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February 27, 2005

Comments

SheaNC

I agree with your orginal post that most americans rely on highly subjective definitions of economic catch-alls like "middle-class" - they hear the phrase and assume that everyone agrees on a definition.

I think lobbyists and campaign contributors have far more influence on which laws are passed than they should. A quote I heard once (pre-internet) was that we are a nation governed by committee - it doesn't matter what a candidate's stated platform is, legislation is defined by committee appointees whom no one elects and who are cloistered away beyond accountability.

I have come to appreciate the evaluation tool of asking, "who benefits?" Often, it is not the grassroots citizens, but a so-called "special interest" who is paying political favors.

SheaNC

Ooops, that lst sentence should read:

I have come to appreciate the evaluation tool of asking, "who benefits?" Often, it is not the grassroots citizens, but a so-called "special interest" who is paying FOR political favors.

Sorry!

Phil

I think you're giving campaign contributers far too little credit. Consider that 0.1% of the population donates over 80% of campaign contributions (www.opensecrets.org) to both parties. By doing this, they (the super wealthy) are effectively selecting which politicians have a chance at winning office. And they will obviously choose politicians whose ideologies and positions already line up with theirs. Now mix that with the constant lobbying and their control of the public discourse (through their control of the media) and you see why our politicians are mostly a bunch of spineless douchebags who never offer any real solution.

obviously, the Republicans are far worse and the reason they've gained so much over the past 30 years is the cultural backlash that Tom Frank and Rick Perlstein write about. And the reason the Dems have lost their class consciousness is that floods of corporate money have poored into the party over the decades. Also, there has been a steady decline of all forms of civic participation over the same time period (see Robert Putnam's Bowling Alone.)

Mark Foxwell

What I really think you are overlooking is the element of truth in the smug remarks of your reactionary readers. Bottom line is, the USA is an ownership society, always has been. Back in the days the Constitution was framed most states had property qualifications on voting, and many framers argued it must and should be so, that the propertied had to control the government or the poor majority would strip the wealthy, and they figured, destroy society. They flattered themselves that only a society that favored someone with the sort of privilege they enjoyed could possibly function. Well, we never tried the experiment of a really different sort of society. You understand there is a deep distinction between the sorts of rules that you hope would render a society still owned by a tiny minority bearable for the ruled majority, and the actual takeover of that society by that majority. But I suggest to you, the majority never was allowed to actually take over the whole government, and the period of the greatest prosperity and power of the USA--I refer to the 1960s here, and in general our status as superpower after WWII--was characterized by _elites_ ruling but on their best behavior in order to _forestall_ the danger that the mob might take over. While the elites had the terror of the danger they were in during the Depression, when millions of honest, true-believing Americans were out of work and desperate, and the Soviet Union alone was defying the dictates of the market and indeed building up its industry, and the USSR stayed around to keep them honest after we recovered from the Depression (by means of war and massive _government_ spending), they were then farsighted, careful, inclusive--visonary. Thus they created the _illusion_ that America was governed by all the people. But even then we were not. Bush's America just exposes the ugly realities that have always characterized our system under the Norman Rockwell veneer. For a long time now, ever since the boom economy of the 1960s went sour, all the realities you are worrying about today have been pointed out and their dangers warned of. We have always had this cultural divide and rule for instance; it helped break the Populist movement in the countryside back in the 1890s.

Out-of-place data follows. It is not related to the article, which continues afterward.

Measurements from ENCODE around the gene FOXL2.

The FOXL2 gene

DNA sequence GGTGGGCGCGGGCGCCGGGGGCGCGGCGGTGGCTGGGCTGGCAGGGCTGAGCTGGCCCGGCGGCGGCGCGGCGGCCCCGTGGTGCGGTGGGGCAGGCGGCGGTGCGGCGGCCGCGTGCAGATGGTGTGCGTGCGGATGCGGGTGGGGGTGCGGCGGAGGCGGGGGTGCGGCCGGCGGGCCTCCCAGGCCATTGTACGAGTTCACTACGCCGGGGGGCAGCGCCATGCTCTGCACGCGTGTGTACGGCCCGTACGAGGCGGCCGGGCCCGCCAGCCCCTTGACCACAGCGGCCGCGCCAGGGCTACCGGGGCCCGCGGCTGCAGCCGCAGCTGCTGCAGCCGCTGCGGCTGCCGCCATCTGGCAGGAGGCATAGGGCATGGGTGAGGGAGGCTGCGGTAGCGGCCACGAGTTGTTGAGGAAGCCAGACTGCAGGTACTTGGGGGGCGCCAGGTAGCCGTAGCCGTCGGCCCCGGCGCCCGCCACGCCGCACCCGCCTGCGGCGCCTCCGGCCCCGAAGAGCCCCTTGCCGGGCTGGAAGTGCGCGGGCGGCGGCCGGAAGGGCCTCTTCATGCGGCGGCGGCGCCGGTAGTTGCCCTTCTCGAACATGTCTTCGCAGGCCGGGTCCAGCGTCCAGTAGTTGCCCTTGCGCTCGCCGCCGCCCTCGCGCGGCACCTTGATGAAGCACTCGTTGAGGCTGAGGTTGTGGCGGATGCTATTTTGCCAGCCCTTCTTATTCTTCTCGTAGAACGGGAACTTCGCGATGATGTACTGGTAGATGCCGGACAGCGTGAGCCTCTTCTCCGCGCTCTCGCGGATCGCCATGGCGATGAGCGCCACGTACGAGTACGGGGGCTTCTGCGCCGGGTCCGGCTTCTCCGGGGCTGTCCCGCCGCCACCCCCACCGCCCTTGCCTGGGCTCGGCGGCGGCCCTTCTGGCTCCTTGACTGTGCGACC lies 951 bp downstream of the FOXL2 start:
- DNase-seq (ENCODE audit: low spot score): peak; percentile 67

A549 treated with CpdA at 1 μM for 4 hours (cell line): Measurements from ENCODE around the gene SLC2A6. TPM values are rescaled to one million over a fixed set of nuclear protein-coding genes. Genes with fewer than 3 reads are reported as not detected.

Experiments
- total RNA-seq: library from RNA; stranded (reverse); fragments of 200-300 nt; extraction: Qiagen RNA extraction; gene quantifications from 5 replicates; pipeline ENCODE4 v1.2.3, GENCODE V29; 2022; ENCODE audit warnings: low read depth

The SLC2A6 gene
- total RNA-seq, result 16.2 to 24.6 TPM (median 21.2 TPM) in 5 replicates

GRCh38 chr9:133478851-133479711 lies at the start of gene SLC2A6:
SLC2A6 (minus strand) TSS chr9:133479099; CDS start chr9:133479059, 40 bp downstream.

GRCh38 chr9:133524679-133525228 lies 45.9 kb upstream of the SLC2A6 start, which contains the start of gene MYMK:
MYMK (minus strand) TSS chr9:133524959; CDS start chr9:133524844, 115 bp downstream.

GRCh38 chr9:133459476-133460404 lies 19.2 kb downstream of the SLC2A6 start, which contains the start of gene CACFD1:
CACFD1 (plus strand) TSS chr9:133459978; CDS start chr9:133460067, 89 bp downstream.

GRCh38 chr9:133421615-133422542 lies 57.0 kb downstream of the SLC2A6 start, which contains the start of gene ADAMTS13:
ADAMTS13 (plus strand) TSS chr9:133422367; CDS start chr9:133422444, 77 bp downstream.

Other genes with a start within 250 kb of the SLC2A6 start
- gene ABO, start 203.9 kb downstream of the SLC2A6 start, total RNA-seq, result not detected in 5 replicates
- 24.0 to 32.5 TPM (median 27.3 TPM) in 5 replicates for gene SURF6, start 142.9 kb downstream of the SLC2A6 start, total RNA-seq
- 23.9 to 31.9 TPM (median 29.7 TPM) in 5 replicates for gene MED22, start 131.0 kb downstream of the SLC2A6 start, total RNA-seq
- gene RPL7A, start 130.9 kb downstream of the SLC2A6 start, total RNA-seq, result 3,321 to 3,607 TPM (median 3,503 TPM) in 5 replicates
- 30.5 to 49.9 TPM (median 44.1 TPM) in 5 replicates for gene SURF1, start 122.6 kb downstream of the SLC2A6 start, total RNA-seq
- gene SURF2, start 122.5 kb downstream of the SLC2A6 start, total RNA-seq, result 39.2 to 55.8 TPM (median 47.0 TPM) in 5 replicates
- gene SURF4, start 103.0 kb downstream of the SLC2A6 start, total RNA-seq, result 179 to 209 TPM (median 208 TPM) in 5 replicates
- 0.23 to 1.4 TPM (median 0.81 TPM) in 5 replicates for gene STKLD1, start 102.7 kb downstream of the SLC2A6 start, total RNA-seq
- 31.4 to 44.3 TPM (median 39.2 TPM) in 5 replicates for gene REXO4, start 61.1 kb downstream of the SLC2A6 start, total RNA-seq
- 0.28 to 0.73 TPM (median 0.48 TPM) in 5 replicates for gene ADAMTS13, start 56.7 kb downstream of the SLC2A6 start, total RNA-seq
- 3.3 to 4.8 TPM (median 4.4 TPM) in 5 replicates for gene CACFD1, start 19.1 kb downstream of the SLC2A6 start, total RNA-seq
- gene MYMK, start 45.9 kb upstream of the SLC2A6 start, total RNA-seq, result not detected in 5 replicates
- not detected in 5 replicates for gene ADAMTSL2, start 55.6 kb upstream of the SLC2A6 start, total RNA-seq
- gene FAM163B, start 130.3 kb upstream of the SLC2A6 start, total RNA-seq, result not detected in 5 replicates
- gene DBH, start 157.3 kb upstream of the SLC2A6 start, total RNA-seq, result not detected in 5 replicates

What you want to fix goes very deep.

Kender

Donate to your politician of choice. Work for a candidate. Go door to door. Campaign. Get out and do something. Vote.

Quit whining and do something.

tomslick

I am flattered.
The consensus so far would say that money from one source or another does sway politicians.

Tell us more about the brainwashing. I am not so sure your readers are convinced at this point.

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